Hello my beauties! If you are still here with me after that crazy hiatus then I thank you kindly and if you are new then welcome to my blog. Anyone who follows me on twitter will know that I recently started studying at the University Of Chester and, just like any new uni student, I did freshers week.
Another thing you may know about me is that my mental health journey has not been a smooth one. From depression to insomnia; from emetophobia to anxiety disorder. Safe to say I was dreading university and in particular freshers week. So, for those of you about to embark upon a similar adventure, or just need to know you’re not the only one, here are some tips, tricks and things to remember when starting uni as an anxious bean.
Familiarise Yourself With The Campus, City and People
That all sounds like a lot for someone with anxiety doesn’t it?
On the first day I was there I really got to know my flatmates even though it was a little awkward, on the second day we all went out shopping together and on the third day we were all drinking cocktails in wetherspoons. I was very homesick at first but I believe it came down to a few basic elements, most of which were fixable.
- You probably know every street, shop, bus and pub like the back of your hand back home. It takes a little bit of time to build that up here but it will happen.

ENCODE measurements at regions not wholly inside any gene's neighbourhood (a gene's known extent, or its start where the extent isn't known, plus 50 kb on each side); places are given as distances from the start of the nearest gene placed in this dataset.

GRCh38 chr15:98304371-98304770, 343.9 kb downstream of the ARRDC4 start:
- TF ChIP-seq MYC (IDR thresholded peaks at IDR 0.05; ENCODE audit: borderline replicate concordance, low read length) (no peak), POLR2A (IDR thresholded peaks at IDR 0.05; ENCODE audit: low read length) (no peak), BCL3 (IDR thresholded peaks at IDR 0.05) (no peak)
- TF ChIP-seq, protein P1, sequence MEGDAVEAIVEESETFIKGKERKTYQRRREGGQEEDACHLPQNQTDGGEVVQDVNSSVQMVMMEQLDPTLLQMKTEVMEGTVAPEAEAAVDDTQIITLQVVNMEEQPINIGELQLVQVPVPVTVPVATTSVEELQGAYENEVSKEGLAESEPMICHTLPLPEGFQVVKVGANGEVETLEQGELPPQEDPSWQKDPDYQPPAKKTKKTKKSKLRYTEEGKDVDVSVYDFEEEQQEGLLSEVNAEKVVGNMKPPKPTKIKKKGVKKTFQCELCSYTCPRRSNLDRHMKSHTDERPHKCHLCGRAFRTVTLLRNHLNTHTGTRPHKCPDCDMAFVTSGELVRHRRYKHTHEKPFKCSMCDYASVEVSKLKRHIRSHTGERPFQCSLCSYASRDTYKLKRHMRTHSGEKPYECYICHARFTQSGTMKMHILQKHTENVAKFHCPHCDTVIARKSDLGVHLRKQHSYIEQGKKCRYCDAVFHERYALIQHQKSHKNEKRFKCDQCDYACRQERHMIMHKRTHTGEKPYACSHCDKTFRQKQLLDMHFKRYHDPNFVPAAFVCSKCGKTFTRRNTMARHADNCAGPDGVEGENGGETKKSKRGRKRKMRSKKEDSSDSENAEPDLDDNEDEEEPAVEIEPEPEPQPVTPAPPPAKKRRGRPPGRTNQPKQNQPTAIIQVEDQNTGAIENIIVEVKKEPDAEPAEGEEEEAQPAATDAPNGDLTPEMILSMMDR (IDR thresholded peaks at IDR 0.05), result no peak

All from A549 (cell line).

- You probably miss your family. That comes with distraction and the realisation that you can still contact them easily. (The less upset you are the easier it is to talk on the phone).
- You’re living with new people you don’t even know yet. Take the time to get to know them. If you go to make some food and they’re in the kitchen, don’t come back later, cook together. If you have a common area then read or do your work down there sometimes so you can see them and go to all the fairs together.
I’m writing this two weeks into uni. One week ago I was yet to even go out of my room past ten, now I feel confident in where I am going and what I like to do.
Meet People Online Before You Start
When I got accepted to Chester one of the first things I did was hop onto facebook and type in something along the lines of ‘Chester Freshers 2019’ into the search bar. From that point on I asked around for people on my course, got added into a group chat and organised a meetup before we had even started (which I took my boyfriend to; baby steps). On my first night at uni I was at a little meetup in one of my classmates houses and I made some amazing friends, because of this chat I never felt completely alone.
Know That There’s A Difference Between Your Comfort Zone And Your Anxiety Limits
If you read articles about joining uni a lot of them will talk about pushing yourself out of your ‘comfort zone’ in order to make it at uni. As someone with anxiety I know my first thought was that I can’t do that so I won’t have a good time and it’s just not true.
I was lucky enough to trust my own instincts when it came to starting uni. So I thought I’d share with you a few ‘deep ends’ that you really do not have to throw yourself into:
Going To Freshers Events
Unfortunately one of the downsides of going on these facebook groups is that they’ll convince you that you need to buy a freshers wristband. This is a wristband that grants you access to most of the clubs in the area for the week including exclusive access to a couple of special events (Dappy and Aitch for my particular year).